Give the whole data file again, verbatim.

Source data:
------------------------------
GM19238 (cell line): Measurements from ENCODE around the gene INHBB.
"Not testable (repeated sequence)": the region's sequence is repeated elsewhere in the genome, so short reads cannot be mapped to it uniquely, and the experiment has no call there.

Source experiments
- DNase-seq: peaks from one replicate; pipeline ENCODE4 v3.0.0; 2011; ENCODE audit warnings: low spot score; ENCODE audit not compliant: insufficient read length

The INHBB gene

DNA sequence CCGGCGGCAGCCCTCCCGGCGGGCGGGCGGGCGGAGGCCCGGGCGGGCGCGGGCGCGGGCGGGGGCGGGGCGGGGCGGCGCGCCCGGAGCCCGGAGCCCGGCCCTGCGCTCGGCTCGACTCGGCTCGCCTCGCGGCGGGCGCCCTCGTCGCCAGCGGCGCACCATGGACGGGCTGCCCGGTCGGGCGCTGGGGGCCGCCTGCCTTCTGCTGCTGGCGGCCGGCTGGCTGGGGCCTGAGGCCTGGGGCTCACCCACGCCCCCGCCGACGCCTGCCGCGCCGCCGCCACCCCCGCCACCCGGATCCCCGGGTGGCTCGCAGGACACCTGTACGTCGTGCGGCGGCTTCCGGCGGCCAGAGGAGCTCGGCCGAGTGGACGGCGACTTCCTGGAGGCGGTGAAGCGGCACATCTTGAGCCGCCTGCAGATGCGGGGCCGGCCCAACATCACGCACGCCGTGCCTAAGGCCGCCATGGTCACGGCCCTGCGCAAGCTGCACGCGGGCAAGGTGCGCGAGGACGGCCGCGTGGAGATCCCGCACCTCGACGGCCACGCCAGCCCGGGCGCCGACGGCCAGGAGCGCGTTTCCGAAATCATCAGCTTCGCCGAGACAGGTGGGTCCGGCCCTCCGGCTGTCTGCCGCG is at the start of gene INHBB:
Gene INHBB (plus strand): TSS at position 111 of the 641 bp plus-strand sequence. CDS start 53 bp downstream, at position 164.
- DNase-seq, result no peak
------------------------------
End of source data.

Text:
GM19238 (cell line): Measurements from ENCODE around the gene INHBB.
"Not testable (repeated sequence)": the region's sequence is repeated elsewhere in the genome, so short reads cannot be mapped to it uniquely, and the experiment has no call there.

Source experiments
- DNase-seq: peaks from one replicate; pipeline ENCODE4 v3.0.0; 2011; ENCODE audit warnings: low spot score; ENCODE audit not compliant: insufficient read length

The INHBB gene

DNA sequence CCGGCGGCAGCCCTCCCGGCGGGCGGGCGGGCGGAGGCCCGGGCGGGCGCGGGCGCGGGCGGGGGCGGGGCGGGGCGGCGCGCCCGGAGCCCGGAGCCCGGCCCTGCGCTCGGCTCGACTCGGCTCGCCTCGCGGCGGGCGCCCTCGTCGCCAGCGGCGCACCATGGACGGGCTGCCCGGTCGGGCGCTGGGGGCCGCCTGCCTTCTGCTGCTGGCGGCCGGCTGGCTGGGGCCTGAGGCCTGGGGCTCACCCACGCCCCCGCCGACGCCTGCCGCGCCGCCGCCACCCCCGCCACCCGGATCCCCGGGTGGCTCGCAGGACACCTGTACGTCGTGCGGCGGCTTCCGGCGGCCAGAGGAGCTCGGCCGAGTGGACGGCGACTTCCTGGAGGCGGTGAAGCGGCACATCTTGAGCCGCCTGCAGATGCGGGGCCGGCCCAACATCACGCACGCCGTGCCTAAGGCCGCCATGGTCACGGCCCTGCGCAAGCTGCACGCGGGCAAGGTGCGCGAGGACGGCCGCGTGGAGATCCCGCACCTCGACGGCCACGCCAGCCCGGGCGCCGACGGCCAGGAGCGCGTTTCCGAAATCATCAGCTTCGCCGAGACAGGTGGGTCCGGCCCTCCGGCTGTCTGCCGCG is at the start of gene INHBB:
Gene INHBB (plus strand): TSS at position 111 of the 641 bp plus-strand sequence. CDS start 53 bp downstream, at position 164.
- DNase-seq, result no peak